Support groups, right. You’ll also notice that most of the people in Fight Club are all crazy about support groups and ‘clean’ language. Almost nobody is frank with each other, and everybody is afraid of expressing what they really feel. If somebody does, he or she is instantly locked out of the loop. Let’s take Chloe—‘Meryl Streep’s Skeleton’—as an example. She’s so lonely and sexually depressed by her disease that she outright asks somebody to sleep with her during a support group session. Look at everybody’s reactions afterwards; they’re priceless. After his house blows up, Jack calls Tyler to have a few beers. It’s obvious that Jack just wants to ask Tyler if he could give him a place to crash (because Jack has nobody else), but Tyler had to call him out on it first before he could be honest with it. The support groups in general are all looking to comfort each other, but they can’t help but just wallow in their own self-pity most of the time. Nobody can be honest with each other because they can’t even be honest with their selves.

It’s an emotionally hard time to live in Fight Club’s America, with jobs that suck, buying things you don’t need, looking for comfort in people you don’t really like and what have you. One needs an outlet in order to be free from such chaos. No wonder Jack has an existentialist break so strong that his psyche splits into two. Which brings us to our next segment…

The effect: A search for Freedom… and its price


Now we all know that Fight Club is about a club of guys fighting each other. But is that all that it means? We’ve established that Jack has a cause to find happiness, but what will help him find that happiness? Did it really have to be making a fight club? What if Tyler Durden was a professional painter instead of an arsonist? Could Jack have ended up making Paint Club instead? A group of professional painters engaging in paint-offs to the death? The logic of what I am saying so far is that it wouldn’t have been important whether or not Jack created Fight Club or Paint Club, Write Club or Sex Club; what matters is the purpose behind Jack’s making of Fight Club. He was finding meaning, contentment, happiness in his burned-out life. So in that, Fight Club should be regarded not as it is, but rather as the universal symbol of somebody’s method of expression. You write? You play music? You do sports? Congrats, you just made your own Fight Club. Everybody is just looking for a way to express themselves in the world and make their marks; for Jack, Fight Club was his mark.

But, what if one were to be so engaged in making his or her mark that one forgets everything else that matters in life—family, friends, work, and other bridges that are bound to be burned if one took looking for a purpose too seriously? That’s where Project Mayhem comes in.

You see, folks, Project Mayhem should also be seen as a symbol of the opposite side of the coin that is Purpose, for if Fight Club is ‘Searching’, Project Mayhem is ‘Destruction’. Destruction of the self, of the connections that we have tied with other people, of the principles and ideas we had so cherished in our hearts. It’s basically the symbolic message of the Tagalog proverb, ‘Lahat ng sobra ay nakakasama’. I confess, it is quite easy to forget oneself and to just throw your whole being into a hobby—whatever it is. It is your own way of proving that you are alive in the world, your way of feeling that you are important. But such things taken without regulation will force you to let go of other aspects in your life that I’ve already mentioned. You’ll burn bridges, sacrifice connections. And many authors, painters, musicians and other artists have sacrificed connections to their loved ones ‘in the name of art’…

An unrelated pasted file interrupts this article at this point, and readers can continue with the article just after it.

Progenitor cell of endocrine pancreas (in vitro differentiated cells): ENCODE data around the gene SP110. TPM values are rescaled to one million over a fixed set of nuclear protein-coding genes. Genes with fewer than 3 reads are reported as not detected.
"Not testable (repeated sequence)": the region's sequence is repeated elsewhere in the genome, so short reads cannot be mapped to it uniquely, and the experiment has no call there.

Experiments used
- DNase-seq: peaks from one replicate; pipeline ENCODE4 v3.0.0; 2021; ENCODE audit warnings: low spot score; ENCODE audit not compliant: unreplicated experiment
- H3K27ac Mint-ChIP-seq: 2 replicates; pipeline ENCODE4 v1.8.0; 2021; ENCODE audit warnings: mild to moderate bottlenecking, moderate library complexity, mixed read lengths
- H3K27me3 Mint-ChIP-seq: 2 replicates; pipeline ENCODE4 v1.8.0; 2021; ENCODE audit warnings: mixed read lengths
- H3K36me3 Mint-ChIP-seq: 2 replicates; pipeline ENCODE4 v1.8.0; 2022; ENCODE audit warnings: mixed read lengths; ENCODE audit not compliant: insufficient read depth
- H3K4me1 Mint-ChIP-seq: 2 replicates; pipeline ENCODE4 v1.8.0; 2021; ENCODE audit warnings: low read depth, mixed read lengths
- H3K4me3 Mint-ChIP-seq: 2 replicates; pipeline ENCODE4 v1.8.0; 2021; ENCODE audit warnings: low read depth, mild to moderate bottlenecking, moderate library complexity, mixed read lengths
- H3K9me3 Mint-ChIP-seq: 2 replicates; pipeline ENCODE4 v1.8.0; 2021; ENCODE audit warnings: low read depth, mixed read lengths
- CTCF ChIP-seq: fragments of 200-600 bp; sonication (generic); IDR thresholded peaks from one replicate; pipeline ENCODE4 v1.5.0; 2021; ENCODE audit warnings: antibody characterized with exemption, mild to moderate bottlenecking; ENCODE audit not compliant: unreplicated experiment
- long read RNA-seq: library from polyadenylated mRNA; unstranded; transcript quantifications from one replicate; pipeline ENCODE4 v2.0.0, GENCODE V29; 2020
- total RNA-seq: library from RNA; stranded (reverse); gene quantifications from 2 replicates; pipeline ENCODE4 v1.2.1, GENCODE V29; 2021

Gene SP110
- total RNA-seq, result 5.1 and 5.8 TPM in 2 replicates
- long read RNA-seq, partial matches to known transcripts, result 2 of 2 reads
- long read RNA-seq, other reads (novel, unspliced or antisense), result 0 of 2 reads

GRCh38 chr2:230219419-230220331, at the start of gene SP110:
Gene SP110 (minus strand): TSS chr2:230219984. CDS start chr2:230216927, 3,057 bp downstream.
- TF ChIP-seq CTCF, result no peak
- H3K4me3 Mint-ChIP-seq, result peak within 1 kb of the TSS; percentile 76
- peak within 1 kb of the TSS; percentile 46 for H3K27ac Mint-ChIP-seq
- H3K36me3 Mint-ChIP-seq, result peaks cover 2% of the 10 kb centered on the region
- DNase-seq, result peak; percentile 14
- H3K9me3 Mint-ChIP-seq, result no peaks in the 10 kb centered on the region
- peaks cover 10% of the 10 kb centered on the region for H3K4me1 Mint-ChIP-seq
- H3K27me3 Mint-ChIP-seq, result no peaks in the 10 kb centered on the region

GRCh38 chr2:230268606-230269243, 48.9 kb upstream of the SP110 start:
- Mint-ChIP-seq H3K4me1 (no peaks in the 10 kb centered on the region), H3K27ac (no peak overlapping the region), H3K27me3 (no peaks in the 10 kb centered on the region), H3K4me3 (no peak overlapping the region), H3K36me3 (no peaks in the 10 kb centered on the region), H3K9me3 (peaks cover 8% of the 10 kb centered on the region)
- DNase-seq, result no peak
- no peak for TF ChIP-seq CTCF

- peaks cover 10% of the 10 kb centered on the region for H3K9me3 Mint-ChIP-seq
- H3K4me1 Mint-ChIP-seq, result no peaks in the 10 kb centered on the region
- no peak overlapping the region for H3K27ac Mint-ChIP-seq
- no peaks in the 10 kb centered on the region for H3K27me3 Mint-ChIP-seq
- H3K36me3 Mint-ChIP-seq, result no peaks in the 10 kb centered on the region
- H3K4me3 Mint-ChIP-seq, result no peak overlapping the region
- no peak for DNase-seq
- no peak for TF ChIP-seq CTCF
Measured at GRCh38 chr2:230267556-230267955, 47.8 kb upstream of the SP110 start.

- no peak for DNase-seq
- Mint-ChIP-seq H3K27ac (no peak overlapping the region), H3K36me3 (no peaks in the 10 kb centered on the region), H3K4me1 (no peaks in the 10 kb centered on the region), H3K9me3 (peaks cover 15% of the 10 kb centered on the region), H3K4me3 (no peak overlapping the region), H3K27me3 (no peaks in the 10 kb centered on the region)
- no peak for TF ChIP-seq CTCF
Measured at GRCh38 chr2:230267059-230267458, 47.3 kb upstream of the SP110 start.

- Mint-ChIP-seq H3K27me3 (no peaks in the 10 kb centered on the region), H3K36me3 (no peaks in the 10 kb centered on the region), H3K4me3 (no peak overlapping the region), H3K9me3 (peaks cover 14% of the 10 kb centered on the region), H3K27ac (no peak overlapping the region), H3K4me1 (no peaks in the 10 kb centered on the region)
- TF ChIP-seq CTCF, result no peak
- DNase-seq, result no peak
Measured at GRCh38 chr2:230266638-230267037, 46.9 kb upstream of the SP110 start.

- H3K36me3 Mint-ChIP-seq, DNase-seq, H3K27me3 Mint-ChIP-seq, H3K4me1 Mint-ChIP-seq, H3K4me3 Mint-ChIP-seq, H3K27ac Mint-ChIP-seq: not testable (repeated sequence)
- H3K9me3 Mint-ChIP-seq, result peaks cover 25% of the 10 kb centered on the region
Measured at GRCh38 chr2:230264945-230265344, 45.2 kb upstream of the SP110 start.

Is that good?

Frankly, I’ll leave that up to you. Whatever floats your boat, boss. Your boat, your life. Still, this is what I think Fight Club’s stand is on finding a purpose in life: Don’t lose hope and let yourself get eaten by the System like Jack and his Fight Club, but don’t end up being a nihilistic, pseudo-hipster terrorist like Tyler and Project Mayhem. But how about the underlying motives behind all of this? Surprisingly, Fight Club has a third layer behind its existential and anti-authority undertones. It’s something that you might like to hear.

The Irony: It was always about ME


Did anybody take a moment to notice all of the stuff Tyler spouts throughout the movie? “You are not a beautiful or unique snowflake.” “You are not special.” “You are the all-singing, all dancing crap of the world…” so on, so forth. Anybody? Hello? Anybody there…?

Well, there’s this one line that really struck me: “You are not your job.” Not that it really spoke to me, but that it made me realize how full of it Tyler was. You are not your job, sure. Let’s accept that. But has anybody wondered why on the news when somebody dies, it’s always, ‘Artista, nagpakamatay,’ ’29-anyos na sapatero, ginahasa,’ ‘Dalawang magnanakaw, kalaboso,’ and all that jazz? Have you wondered why is it that there are just some people who can’t seem to respect you no matter what you do, just because you’re plain useless to them? To the second question, it’s because you can’t give them what they want—be it money, friendship, love, whatever; you just didn’t give it to them. How is that related to the first question? Technically, you just failed at your ‘Job’ of providing what person needed. Let me take a chunk from a wonderful article written by David Wong on Cracked.com and let you see what I mean: